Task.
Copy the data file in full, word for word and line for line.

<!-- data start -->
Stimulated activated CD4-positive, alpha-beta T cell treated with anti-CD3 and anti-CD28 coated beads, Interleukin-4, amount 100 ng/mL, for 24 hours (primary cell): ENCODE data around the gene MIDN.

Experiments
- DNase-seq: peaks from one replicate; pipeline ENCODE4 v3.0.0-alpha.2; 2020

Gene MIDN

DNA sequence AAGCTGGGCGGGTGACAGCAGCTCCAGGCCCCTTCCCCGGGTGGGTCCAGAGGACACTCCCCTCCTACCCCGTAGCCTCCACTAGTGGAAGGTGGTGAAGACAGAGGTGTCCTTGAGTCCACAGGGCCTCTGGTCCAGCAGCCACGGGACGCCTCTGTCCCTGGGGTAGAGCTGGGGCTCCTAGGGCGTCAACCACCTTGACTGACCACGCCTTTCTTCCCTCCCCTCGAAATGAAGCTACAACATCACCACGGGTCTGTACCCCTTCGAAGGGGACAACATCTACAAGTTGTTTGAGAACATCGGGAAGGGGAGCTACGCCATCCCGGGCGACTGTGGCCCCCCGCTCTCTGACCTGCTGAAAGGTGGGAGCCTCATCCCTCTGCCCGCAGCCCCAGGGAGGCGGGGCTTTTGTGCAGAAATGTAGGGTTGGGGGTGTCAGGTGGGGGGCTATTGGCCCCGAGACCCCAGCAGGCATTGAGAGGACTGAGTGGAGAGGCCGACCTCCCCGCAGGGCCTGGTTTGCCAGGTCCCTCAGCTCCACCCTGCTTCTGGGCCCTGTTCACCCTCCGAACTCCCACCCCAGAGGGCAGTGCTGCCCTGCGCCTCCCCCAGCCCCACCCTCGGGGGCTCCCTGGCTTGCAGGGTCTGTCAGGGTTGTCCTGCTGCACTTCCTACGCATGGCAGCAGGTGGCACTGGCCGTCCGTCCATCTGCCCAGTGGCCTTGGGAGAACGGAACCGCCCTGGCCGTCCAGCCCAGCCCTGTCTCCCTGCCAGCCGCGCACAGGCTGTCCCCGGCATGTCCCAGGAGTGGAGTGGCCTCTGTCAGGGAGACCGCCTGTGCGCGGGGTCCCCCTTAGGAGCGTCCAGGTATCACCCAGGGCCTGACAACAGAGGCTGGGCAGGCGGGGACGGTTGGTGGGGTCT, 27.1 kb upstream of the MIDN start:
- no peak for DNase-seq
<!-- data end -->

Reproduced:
Stimulated activated CD4-positive, alpha-beta T cell treated with anti-CD3 and anti-CD28 coated beads, Interleukin-4, amount 100 ng/mL, for 24 hours (primary cell): ENCODE data around the gene MIDN.

Experiments
- DNase-seq: peaks from one replicate; pipeline ENCODE4 v3.0.0-alpha.2; 2020

Gene MIDN

DNA sequence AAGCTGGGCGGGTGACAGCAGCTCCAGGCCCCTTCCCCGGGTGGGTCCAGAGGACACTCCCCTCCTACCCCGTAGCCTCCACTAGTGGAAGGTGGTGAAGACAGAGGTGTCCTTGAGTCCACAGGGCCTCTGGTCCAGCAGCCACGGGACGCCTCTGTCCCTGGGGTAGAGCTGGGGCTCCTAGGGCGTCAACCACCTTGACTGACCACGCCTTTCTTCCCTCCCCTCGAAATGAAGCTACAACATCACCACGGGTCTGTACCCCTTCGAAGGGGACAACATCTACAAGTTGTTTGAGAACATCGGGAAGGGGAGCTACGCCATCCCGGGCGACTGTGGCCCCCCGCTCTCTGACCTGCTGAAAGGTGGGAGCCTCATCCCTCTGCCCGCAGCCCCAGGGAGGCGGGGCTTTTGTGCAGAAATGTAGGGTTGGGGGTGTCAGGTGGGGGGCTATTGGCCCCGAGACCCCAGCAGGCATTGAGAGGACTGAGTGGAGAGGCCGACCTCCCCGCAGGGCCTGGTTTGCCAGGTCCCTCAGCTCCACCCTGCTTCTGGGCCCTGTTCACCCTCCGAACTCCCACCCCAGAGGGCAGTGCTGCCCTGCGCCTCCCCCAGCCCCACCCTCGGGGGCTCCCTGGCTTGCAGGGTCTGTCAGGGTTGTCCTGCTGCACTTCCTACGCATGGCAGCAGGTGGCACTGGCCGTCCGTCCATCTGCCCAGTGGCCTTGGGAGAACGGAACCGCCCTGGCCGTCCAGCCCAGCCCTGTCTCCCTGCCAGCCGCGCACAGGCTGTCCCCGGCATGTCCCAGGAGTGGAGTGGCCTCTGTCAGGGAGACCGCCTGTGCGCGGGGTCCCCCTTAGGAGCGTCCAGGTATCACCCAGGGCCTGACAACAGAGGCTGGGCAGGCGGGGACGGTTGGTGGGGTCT, 27.1 kb upstream of the MIDN start:
- no peak for DNase-seq